Governor Deval Patrick will answer your questions during our live chat on area Patch.com websites at 1:30 p.m. Thursday. To join the chat, enter your name and question in the widget above. We will try to get to as many questions as we can within the allotted 45 minutes, but can't guarantee every question will make it into the chat.
Tuesday, September 25, 2012
Ask Governor Deval Patrick about any topic you like during our live cat at 1:30 p.m. Thursday.
Tuesday, September 25, 2012
Governor Deval Patrick will take your questions live on local Patch.com websites this Thursday. The governor will spend 45 minutes fielding your questions as they come. Head on over to our homepage from 1:30 p.m. to 2:15 p.m. on Thursday to join our chat. You'll simply have to provide your name, and you'll be able to ask your questions immediately. If you can't make the live chat, leave your questions as comments to this article, and we'll do our best to add them to the queue. We will publish the live chat transcript immediately and a recap first thing on Friday morning. Questions submitted will be subject to moderator approval. No vulgar or libelous comments will be allowed. Because we expect a high volume of questions for the chat …
Tuesday, July 31, 2012
Patrick calls the bill "a good start."
Gov. Deval Patrick on Tuesday ended specualtion that he might kill the mandatory sentencing bill he had objected to but the Legislature supported. Calling the bill "a good start," Patrick said he would sign it but wants to see changes made to it in the next legislative session. "I still believe there is a necessary role for judicial discretion when it comes to sentencing and many of the advocates of this bill have pledged to support that next year," he wrote on his website Tuesday. "The Senate President and the Speaker have pledged to return to the subject of mandatory minimum sentencing early in the next session. I take them at their word." As it stands, the so-called "three strikes" bill, dubbed "Melissa's Law" after a Jamaica Plain …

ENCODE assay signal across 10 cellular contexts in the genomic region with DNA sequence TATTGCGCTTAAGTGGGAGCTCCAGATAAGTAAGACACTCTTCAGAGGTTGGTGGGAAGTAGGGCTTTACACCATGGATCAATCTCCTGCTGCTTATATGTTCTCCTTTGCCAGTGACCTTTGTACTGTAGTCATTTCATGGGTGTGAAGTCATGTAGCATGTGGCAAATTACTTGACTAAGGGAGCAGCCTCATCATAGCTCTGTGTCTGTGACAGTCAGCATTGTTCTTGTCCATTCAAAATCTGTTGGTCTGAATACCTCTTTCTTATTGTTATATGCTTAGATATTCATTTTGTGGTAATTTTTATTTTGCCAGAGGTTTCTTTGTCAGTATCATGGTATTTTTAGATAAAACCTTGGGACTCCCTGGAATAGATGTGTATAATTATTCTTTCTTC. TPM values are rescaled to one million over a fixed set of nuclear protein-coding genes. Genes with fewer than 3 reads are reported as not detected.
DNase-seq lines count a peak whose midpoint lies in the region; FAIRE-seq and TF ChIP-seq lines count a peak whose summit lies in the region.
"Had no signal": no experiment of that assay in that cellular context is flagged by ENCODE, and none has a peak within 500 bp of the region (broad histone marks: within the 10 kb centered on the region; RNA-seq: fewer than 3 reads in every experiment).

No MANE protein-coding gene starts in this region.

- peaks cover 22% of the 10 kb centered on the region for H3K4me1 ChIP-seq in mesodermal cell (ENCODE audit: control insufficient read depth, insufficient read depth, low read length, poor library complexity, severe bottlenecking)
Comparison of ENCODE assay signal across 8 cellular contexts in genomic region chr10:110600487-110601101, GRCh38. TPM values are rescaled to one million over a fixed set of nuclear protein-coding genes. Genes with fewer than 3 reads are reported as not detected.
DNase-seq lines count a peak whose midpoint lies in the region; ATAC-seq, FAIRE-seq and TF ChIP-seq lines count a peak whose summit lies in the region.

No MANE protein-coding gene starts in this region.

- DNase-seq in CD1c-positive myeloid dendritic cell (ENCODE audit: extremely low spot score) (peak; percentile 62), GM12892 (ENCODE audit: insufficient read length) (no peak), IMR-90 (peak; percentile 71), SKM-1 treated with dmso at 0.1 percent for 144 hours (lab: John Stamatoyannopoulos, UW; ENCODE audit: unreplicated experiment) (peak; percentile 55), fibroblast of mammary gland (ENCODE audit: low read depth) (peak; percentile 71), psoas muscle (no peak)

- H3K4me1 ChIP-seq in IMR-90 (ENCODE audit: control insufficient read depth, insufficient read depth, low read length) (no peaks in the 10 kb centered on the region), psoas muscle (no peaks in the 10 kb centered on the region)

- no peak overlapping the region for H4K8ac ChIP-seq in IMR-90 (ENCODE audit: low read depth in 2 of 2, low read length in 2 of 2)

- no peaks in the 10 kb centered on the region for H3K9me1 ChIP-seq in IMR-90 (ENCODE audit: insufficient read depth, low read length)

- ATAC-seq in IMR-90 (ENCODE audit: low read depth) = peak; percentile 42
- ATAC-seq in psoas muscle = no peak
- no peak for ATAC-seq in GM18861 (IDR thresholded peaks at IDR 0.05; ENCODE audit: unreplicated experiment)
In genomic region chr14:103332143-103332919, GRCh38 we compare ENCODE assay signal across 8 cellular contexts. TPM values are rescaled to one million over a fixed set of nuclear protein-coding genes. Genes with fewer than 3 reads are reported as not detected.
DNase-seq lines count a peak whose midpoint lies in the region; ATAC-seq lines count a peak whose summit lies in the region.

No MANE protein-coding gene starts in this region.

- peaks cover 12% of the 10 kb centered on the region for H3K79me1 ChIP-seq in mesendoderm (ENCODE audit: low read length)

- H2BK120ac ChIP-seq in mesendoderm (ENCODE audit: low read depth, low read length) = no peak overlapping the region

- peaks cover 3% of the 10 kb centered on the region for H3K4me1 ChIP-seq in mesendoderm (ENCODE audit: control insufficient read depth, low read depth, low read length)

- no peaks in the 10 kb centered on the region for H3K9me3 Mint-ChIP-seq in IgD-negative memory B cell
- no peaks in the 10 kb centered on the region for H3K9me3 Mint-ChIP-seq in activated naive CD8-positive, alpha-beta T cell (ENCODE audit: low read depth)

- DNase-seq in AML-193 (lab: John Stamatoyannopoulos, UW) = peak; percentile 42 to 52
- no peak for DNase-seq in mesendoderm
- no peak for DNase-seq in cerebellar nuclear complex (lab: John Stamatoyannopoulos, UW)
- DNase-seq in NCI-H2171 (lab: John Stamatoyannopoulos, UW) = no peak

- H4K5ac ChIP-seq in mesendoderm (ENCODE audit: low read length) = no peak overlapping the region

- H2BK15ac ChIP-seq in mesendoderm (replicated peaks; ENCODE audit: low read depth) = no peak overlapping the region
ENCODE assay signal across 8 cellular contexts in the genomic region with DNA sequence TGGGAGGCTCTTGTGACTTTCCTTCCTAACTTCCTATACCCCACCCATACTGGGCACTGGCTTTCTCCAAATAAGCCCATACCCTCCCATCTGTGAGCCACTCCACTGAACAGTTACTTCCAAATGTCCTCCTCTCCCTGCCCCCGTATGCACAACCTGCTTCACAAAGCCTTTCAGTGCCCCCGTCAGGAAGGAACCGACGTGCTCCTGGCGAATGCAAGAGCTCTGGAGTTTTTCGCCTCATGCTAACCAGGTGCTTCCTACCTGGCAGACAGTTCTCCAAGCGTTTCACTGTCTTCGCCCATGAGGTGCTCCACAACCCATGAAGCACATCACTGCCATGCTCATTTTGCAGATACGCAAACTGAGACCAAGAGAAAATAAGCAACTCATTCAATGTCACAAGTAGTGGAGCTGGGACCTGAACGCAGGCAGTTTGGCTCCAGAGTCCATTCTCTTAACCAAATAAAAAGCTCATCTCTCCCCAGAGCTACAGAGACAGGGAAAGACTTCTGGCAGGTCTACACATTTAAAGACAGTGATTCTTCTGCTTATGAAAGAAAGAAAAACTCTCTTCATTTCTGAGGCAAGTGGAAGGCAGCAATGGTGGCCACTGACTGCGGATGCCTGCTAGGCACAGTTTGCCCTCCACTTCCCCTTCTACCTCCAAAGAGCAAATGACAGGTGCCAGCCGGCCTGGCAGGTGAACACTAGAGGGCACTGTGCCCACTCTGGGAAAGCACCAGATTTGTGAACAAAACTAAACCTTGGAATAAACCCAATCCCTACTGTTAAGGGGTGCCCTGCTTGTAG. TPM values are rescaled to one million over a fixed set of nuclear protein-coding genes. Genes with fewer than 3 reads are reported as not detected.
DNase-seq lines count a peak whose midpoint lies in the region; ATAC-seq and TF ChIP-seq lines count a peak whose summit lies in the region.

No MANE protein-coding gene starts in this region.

Wednesday, May 2, 2012
A student from Wakefield's Nazareth Academy served as the state's "Governor for a Day" in April.
Look out, Deval. A Wakefield student took on the top legislative job in the state last month when she served as the state's "Governor for a Day" through the 65th annual Student Government Day program in Massachusetts. During Student Government Day, students play the role of elected or appointed officials to better understand what that individual’s role is in state government. Students also participate in mock debates, simulated committee hearings and House and Senate formal sessions. Sofia Pagliuca, 18, of Saugus, who attends Wakefield's Nazareth Academy was selected to be part of the April 13th program which brings in students from all over the state to learn about the role of state government. Not only that, but she was selected amongst …
A student from Wakefield's Nazareth Academy served as the state's "Governor for a Day" in April. The following is her speech she made to the students and legislators on 21st Century learning.
A student from Wakefield's Nazareth Academy served as the state's "Governor for a Day" in April. The following is the speech she made to the students and legislators on 21st Century learning. ---- Lieutenant Governor and fellow Constitutional Officers, Madame President, Madame Speaker and Members of the Senate and of the House, Members of the Judiciary, and other distinguished guests; Being the proverbial “number one” can sometimes be quite a difficult position to maintain. Once considered “the first” or “the best,” the hopes of who you are and who you will become are elevated significantly. Be it in school, on a sports team, or even in your own family, the moment that you exceed people’s expectations, those people can rightfully …